About Osteoporosis


What is osteoporosis?

Osteoporosis means porous or brittle bones. Weak bones can break easily; fractures of the hip, wrist and spine are commonly associated with osteoporosis.

Bone is surprisingly dynamic. It is constantly remodelled; bits of bone are eaten away or resorbed, while new bone grows to replace it. In osteoporosis, more bone is lost than made, resulting in net loss of bone mass.

Bone mass is closely related to bone strength -- the greater the mass, the less likely a bone is to break.

Facts about osteoporosis

Osteoporosis affects more than 1.4 million Canadians; more than 90 per cent are women.

One in four women and one in eight men over age 50 has osteoporosis. Half of Canadian women have osteoporosis by the age of 70, mostly because of estrogen loss after menopause.

Osteoporosis is a significant cause of death among the elderly, mainly due to complications following hip fracture. More women die from osteoporotic fractures than from breast and ovarian cancer combined.

Acute and long-term care and rehabilitation cost the Canadian health care system over a billion dollars a year. Costs could increase dramatically as the population ages.

Risk factors

Menopause is the single most important risk factor for osteoporosis. Bone density drops off sharply at menopause, because of a decrease in the hormone estrogen, which prevents resorption of bone.

Other risk factors include:

  • a total hysterectomy (with removal of the ovaries) or menopause before age 45
  • of menstruation (e.g. due to an eating disorder or excessive exercise)
  • not enough calcium and vitamin D in the diet
  • not enough physical activity
  • a thin, small build
  • smoking
  • alcohol (more than four drinks a day)
  • family history of osteoporosis or fractures
  • chemotherapy (especially for breast cancer), resulting in ovarian failure
  • chronic use of steroid treatment
  • excessive doses of thyroid medications or anticonvulsant drugs

People with no risk factors may still develop osteoporosis.

Symptoms

Osteoporosis is not painful unless you have fractures.  Bone loss occurs without symptoms. Osteoporosis may go unrecognized for many years until a bone is fractured.
Fractures resulting from osteoporosis can gradually cause the spine to collapse. This can result in height loss, pain and a deformed back.

Diagnosis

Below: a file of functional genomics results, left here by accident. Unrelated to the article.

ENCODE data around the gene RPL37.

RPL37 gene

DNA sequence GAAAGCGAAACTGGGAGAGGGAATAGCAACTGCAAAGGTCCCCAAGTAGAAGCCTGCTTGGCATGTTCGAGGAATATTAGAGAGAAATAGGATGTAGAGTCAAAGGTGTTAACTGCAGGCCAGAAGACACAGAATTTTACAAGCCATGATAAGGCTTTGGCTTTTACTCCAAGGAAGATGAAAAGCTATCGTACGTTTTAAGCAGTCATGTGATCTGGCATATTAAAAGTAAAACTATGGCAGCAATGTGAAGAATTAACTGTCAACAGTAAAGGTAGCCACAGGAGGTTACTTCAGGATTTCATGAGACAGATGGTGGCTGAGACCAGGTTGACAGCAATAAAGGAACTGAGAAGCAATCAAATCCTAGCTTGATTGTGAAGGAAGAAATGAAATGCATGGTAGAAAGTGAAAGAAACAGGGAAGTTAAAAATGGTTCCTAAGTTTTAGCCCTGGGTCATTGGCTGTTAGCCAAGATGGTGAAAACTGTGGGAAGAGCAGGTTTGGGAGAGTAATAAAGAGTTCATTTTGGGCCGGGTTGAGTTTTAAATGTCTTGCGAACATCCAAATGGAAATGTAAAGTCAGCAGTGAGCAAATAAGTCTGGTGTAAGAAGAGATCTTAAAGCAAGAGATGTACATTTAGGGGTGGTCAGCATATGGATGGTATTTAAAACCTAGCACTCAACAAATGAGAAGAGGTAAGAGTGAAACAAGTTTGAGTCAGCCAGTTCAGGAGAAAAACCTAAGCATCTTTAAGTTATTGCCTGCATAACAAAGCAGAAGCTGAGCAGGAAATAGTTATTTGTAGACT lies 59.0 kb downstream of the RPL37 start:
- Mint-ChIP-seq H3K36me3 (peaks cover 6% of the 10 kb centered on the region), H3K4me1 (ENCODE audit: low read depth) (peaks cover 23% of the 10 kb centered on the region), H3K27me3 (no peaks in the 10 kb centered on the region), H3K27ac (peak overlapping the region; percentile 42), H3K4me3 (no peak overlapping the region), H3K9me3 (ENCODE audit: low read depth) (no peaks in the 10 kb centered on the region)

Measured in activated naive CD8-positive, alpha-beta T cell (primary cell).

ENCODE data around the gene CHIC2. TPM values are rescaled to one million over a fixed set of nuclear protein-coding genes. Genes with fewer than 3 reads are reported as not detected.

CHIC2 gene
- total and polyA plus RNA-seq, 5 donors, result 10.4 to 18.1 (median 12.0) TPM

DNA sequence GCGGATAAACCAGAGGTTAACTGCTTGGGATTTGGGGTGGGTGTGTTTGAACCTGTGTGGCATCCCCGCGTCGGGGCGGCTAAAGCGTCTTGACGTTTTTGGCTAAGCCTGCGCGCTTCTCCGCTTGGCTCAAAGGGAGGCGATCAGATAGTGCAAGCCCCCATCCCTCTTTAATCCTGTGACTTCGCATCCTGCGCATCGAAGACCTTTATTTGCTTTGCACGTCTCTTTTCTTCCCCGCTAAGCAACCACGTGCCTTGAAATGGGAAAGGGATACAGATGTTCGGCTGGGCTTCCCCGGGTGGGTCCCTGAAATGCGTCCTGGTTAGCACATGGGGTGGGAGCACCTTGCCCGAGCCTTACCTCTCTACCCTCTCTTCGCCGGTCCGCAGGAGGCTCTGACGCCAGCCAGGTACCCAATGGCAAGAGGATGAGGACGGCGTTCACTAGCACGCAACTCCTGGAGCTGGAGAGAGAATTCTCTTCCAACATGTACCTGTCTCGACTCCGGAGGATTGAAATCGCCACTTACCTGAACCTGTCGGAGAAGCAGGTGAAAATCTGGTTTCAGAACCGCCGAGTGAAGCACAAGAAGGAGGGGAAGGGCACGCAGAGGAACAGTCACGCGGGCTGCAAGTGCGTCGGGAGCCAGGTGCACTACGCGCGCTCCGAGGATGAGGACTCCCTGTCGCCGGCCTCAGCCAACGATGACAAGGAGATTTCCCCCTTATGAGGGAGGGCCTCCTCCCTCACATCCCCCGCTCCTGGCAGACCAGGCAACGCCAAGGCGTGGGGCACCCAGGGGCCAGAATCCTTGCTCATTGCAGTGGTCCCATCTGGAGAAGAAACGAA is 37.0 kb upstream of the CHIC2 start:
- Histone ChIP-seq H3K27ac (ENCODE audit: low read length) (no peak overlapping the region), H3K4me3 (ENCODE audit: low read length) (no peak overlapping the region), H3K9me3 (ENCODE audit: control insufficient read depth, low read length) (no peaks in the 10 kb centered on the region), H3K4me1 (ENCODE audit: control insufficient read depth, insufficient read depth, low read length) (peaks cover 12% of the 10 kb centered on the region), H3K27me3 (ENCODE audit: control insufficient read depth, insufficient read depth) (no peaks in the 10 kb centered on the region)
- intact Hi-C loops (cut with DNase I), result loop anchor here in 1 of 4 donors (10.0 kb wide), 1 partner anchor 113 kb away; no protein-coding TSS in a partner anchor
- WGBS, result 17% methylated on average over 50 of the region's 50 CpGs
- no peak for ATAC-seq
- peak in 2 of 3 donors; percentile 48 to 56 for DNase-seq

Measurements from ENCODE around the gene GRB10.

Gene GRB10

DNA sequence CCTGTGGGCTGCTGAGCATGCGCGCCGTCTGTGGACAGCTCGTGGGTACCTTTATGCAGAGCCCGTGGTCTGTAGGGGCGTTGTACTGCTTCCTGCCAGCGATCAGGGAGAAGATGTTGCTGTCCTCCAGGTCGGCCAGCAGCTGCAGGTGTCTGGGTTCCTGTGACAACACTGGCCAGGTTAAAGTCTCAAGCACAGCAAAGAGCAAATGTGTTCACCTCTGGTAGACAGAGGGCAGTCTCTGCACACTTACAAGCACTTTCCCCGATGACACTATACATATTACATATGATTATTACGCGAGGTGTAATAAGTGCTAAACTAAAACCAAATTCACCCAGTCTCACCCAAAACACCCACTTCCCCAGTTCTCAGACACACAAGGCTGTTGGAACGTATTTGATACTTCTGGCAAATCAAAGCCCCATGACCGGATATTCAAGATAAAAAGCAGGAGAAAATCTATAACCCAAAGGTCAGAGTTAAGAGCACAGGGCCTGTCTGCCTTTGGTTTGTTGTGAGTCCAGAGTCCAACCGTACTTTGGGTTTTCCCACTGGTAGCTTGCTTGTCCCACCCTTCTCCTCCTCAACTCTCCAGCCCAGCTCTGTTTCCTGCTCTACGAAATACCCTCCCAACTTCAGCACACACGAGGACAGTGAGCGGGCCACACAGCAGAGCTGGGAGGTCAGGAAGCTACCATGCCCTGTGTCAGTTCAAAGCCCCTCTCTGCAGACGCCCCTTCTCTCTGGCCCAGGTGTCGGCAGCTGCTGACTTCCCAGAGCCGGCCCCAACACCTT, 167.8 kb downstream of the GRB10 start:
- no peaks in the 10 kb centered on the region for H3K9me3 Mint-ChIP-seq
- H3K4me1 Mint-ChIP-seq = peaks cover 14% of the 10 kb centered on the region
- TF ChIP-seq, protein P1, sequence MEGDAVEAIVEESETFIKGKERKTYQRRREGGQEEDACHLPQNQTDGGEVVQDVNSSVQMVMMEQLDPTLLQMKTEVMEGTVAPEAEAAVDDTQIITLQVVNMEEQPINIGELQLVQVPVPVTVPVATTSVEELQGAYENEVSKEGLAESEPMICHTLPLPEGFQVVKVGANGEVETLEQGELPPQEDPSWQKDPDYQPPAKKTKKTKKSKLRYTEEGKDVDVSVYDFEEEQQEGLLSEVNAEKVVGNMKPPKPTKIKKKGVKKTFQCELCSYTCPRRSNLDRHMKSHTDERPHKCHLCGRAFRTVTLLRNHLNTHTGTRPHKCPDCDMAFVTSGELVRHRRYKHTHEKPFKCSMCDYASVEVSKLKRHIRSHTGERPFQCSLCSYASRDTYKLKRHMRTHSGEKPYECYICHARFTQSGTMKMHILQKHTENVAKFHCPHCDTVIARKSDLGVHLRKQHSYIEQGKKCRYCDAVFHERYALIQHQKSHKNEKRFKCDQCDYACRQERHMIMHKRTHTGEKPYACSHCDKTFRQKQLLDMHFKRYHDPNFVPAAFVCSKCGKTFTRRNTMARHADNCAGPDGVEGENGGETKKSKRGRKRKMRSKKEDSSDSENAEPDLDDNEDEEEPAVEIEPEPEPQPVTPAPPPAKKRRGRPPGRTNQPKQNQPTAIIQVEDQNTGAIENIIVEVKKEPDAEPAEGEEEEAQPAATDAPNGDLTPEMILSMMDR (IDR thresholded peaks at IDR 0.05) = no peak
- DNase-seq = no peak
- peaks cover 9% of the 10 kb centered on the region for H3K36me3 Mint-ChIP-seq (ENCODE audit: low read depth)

Several tests can detect low bone mass. These tests are quick, painless and non-invasive. However, measurement of bone mineral density (BMD) is not currently recommended as a mass screening tool.

Standard X-rays can detect fractures, but cannot reliably detect bone loss until at least 30 per cent is gone. By that point the disease is well advanced.

Dual-energy X-ray absorptiometry (DXA) measures bone mass in the hip, spine and total body. It takes under 10 minutes and exposes the patient to a low level of radiation.

Treatment

Management of osteoporosis includes fall avoidance and treatment of back pain. Your family doctor is an important part of this process as he/she will order your pain medication.  It is now possible to prevent further bone loss or even restore lost bone.

Treatments include:

  • exercise
    • muscle strengthening
    • postural training
    • low-impact aerobics
    • balance exercises
  • nutrition
    • dairy products
    • calcium and vitamin D supplements
  • ovarian hormone therapy
  • bisphosphonates
  • parathyroid hormone

Ovarian hormone therapy may also be used to prevent osteoporosis in women at high risk. It is associated with an increased risk of endometrial cancer, and may increase the risk of developing breast cancer.

Bisphosphonates are a class of drugs that are the treatment of choice for many patients with established osteoporosis. Like estrogen (an ovarian hormone), they inhibit bone resorption.  These drugs are available in pill form, as well as 2 intravenous (IV) products.

Parathyroid hormone actually builds bone, rather than preventing resorption. Due to the cost of this treatment, it is not available to all patients who may benefit from this type of treatment.

Last updated: Mon, 2016-10-31 10:44